Lookback Series – When Steaua Bucharest Ruled Europe

Champions of Europe 1986 - Steaua Bucharest (Image from Getty)May 7th 1986 is a date engrained into the memories of one particular set of fans. On a warm May evening in Seville, Romanian side Steaua Bucharest etched their names into the history books by becoming Eastern Europe’s first ever European champions. In a thrilling final against the mighty Barcelona managed by Englishman Terry Venables, Steaua upset the odds to lift the European Cup high into the air and earn their way into football folklore.  Even now 30 years on, only Serbian side Red Star Belgrade in 1991 has been able to take the title back to Eastern Europe and give that region something to cheer about. It was a fantastic achievement for Steaua, one that would be hard to replicate now given the changes to the tournament and the growing financial disparity between the top five European leagues and the rest but one none the less that will not be forgotten.

Against all odds, Steaua beat Barcelona in the final  (Image from Getty)
Against all odds, Steaua beat Barcelona in the final
(Image from Getty)

Before the tournament changed to its current iteration – The Champions League, the European Cup was much more open with 32 teams competing over five rounds to see who would be crowned kings of Europe. It was a sombre start to the 1985-1986 tournament after the tragic scenes at the 1985 final in Brussels where 39 people were killed and 600 were injured after fans of Liverpool and Juventus clashed in the stands. As a result no English clubs were allowed to take part in the 1986 tournament as way of punishment but Juventus, as holders would take part as they were deemed to be the victim in this incident with most of the dead being from their fan base.  Along with Juventus, there were other European greats like Bayern Munich, Ajax, Anderlecht and of course Barcelona but the 32 also had some smaller teams who have since fallen by the wayside. Teams like Dynamo Berlin, Budapest Honved, Finnish side FC Kuusysi and Gothenburg have all struggled in their respective leagues with most falling to get back into Europe for some time now.

The deaths at the Heysel Stadium rocked football  (Image from Getty)
The deaths at the Heysel Stadium rocked football
(Image from Getty)

Steaua’s run to the final began with a first round ties against Danish champions Vejle Boldklub. After being held in Denmark in the first leg by a score of 1-1, Steaua welcomed Vejle to Bucharest two weeks later and showed them little mercy eventually thrashing Vejle 4-1 and 5-2 on aggregate. Up next was a formidable opponent in Hungarian side Budapest Honved. The Hungarian champions were going through a second golden age that saw them secure seven titles in thirteen glory filled years during the 80’s and early 90’s, featuring stars like Lajos Detari and Kalman Kovacs. Indeed it would be Detari who would scare Steaua in the first leg, snatching a 1-0 win in Budapest to set up a nerve jangling second leg back in Romania. But Steaua who had some star players of their own, namely Marius Lacatus, Victor Piturca and Helmut Duckadam would turn on the style once more at home and would surge into a four goal lead before Detari could find the net with what in the end turned out to be a mere consolation goal.  Into the quarter finals marched Steaua and at last some luck as they avoided more troublesome sides like Aberdeen, Juventus and Bayern by pulling FC Kuusysi out of the hat. However it wouldn’t be as easy as expected with Steaua only just managing to claw its way into the semi finals thanks to a solitary goal by Piturca in the second leg.  That strike was enough to set up a semi final against Belgian side Anderlecht and hand Steaua the realization that they were only 180 minutes away from their first European final.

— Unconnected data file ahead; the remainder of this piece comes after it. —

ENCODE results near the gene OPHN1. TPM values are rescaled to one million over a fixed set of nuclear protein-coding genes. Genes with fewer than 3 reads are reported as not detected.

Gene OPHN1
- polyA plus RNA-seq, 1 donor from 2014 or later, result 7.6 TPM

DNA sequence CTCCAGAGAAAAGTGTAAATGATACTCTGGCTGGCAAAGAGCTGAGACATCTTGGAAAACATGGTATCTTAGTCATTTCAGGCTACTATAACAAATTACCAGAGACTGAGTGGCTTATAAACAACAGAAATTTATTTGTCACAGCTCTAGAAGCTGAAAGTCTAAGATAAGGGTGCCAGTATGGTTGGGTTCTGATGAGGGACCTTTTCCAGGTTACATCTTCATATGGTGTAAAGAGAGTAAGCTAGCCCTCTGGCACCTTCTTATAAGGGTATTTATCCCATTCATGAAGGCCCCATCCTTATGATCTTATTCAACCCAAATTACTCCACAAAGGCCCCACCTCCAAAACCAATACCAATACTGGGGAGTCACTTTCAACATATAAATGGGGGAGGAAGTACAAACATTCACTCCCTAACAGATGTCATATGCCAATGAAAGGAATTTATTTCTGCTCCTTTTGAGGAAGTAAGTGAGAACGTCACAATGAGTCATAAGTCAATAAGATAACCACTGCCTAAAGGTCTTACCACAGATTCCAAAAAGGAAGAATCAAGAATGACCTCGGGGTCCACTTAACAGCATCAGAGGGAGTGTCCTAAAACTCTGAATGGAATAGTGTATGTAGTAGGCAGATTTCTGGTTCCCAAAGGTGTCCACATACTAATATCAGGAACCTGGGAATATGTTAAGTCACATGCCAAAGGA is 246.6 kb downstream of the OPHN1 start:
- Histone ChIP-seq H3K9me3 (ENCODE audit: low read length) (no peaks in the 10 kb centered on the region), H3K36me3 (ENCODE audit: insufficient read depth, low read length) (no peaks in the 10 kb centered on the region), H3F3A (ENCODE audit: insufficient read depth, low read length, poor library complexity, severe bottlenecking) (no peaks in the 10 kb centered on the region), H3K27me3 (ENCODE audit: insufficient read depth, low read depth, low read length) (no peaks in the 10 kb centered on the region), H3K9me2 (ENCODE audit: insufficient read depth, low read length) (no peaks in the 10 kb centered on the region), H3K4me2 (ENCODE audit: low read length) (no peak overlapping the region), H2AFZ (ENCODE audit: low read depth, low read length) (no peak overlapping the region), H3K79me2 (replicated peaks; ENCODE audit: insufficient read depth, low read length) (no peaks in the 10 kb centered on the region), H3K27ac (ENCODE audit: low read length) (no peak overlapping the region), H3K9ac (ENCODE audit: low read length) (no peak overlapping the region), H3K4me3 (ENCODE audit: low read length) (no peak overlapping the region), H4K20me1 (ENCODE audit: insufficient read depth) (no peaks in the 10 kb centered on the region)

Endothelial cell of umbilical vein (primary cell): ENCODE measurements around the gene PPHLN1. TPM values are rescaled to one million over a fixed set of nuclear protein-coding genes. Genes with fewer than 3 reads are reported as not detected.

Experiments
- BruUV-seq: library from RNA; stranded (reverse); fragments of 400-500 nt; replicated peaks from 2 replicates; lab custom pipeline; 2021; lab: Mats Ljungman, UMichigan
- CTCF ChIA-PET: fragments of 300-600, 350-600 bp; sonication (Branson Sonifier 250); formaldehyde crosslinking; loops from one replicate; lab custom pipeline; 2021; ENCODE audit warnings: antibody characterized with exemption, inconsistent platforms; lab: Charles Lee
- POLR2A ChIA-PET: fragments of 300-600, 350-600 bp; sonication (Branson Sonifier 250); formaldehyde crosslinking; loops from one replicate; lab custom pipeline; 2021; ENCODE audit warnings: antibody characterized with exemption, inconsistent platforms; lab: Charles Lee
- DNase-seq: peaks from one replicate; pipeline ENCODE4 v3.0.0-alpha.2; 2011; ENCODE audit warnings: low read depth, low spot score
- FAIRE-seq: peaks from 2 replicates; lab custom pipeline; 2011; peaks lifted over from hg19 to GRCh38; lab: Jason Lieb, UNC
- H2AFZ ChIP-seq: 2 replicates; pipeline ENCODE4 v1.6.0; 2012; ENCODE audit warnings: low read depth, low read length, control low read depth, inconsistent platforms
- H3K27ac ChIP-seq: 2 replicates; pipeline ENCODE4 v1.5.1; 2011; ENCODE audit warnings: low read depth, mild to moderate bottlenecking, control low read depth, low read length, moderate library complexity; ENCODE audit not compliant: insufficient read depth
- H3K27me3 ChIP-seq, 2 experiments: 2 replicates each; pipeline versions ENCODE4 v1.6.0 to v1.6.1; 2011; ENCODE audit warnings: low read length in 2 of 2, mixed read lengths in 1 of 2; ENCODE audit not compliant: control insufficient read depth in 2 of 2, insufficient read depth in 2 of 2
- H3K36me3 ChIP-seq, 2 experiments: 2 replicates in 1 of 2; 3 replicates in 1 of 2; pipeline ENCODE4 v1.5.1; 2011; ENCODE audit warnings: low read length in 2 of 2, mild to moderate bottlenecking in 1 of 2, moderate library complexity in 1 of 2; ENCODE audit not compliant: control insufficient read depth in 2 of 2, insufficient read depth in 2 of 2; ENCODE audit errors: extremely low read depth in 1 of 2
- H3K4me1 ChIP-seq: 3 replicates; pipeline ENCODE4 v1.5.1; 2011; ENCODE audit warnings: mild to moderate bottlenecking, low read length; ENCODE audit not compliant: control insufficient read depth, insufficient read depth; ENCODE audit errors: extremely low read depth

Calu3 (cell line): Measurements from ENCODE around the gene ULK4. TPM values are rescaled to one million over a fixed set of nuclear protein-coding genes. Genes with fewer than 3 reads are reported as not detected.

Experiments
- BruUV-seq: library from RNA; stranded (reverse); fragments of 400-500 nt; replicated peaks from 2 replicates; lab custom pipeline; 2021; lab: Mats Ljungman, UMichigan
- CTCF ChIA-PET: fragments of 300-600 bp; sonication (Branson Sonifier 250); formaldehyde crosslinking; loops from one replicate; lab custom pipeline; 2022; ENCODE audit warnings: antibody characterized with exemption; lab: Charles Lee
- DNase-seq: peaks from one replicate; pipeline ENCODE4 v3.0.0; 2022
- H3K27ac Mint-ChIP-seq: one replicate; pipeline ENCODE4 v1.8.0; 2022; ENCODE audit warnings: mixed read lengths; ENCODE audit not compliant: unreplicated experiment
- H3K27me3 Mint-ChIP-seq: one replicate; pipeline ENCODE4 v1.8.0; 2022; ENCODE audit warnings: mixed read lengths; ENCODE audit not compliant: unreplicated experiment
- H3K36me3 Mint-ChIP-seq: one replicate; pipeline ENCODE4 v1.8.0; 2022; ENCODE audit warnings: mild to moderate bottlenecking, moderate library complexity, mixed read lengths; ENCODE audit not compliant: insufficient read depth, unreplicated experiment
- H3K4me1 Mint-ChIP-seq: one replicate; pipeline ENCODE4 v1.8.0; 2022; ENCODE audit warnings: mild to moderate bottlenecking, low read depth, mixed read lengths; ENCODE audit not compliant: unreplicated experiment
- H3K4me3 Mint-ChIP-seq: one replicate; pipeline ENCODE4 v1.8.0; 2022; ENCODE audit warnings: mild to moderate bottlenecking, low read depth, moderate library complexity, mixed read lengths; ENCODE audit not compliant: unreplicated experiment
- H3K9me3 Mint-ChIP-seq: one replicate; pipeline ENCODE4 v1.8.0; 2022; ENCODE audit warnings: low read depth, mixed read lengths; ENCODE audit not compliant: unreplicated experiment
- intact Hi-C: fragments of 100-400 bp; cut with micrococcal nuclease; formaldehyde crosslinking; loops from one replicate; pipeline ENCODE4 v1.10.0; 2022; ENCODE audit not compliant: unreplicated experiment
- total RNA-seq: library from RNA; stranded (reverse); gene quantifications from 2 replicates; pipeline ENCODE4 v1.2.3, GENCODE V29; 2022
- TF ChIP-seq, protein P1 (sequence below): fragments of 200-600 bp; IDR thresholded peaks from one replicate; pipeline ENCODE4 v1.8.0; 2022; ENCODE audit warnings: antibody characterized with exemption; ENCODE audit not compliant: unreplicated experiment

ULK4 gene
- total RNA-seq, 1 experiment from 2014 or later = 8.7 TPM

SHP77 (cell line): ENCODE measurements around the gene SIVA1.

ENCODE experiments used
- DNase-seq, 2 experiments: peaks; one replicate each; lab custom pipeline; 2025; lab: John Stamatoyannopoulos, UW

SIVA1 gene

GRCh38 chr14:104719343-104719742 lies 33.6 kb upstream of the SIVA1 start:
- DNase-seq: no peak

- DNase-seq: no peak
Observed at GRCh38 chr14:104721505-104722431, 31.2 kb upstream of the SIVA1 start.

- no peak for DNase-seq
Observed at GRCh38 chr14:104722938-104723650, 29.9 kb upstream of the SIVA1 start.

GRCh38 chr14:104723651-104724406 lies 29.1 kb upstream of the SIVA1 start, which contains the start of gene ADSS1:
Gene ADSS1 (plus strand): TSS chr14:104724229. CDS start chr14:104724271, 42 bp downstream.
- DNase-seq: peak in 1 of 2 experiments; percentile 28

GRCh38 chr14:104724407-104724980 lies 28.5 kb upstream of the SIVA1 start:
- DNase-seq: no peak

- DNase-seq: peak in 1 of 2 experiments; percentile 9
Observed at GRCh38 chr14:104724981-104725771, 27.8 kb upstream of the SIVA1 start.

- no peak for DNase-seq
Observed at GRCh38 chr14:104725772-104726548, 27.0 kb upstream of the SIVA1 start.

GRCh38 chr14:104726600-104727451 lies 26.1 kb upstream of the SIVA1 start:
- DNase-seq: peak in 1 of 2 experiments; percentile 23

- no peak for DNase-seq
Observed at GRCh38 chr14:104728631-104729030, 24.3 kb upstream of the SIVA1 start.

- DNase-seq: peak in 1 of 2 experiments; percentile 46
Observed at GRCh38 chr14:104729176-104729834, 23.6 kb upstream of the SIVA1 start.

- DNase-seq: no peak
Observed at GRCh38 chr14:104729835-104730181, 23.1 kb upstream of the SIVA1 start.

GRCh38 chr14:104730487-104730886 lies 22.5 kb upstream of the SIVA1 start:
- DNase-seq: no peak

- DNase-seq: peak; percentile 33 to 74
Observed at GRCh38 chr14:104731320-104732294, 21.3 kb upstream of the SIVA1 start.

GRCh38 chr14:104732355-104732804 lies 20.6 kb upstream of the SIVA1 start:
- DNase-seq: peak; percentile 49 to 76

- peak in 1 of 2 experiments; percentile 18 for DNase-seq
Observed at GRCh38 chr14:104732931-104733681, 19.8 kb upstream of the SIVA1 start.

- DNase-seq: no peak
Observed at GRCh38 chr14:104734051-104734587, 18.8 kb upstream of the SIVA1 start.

Much like their run to the semis, Steaua started slowly losing the first leg 1-0 thanks to a goal from the legendary Enzo Scifo. With everything to play for Steaua appeared to step up a gear once again at home and thrashed their opponents by 3-0 in a stunning comeback. Steaua were Seville bound with only Barcelona now standing between them and glory. The final itself was a stunning affair with 70,000 fans packed into the Estadio Ramón Sánchez Pizjuán. Barcelona as strong favourites blew out of the blocks early but were unable to find a way past the sensational Duckadam in goal. The Romanian made multiple saves to keep his side in the match as the game stretched past the regular ninety minutes and deep into extra time. Despite chances for both teams, neither could find the breakthroughs which eventually lead to one of the most extraordinary penalty shoot out of all time.

Steaua would take the first penalty with midfielder Mihail Majearu to take it but he could not beat Urruti in the Barcelona goal from twelve yards. Barca captain Jose Ramon Alexanko stepped up next but he too found difficulty in scoring with Duckadam saving well to his right. The next two penalties by Steaua’s Laszlo Boloni and Barcelona’s Angel Pedraza would be saved by the respective goalkeepers meaning that the pressure was then on Lacatus to give Steaua the advantage. He did so with a thumping penalty high into the net that Urruti had no chance in stopping. When Duckadam saved Barcelona’s fourth penalty, Steaua knew that is Gavril Balint could convert his, they would be champions. He did so in emphatic fashion, sparking delirious scenes amongst the Steaua players and their travelling fans. Steaua Bucharest had made history, becoming Eastern Europe’s first team to lift the European Cup. That team is still remembered to this day as many wonder how long it will be before we see such an upset like this again on Europe’s biggest club stage.

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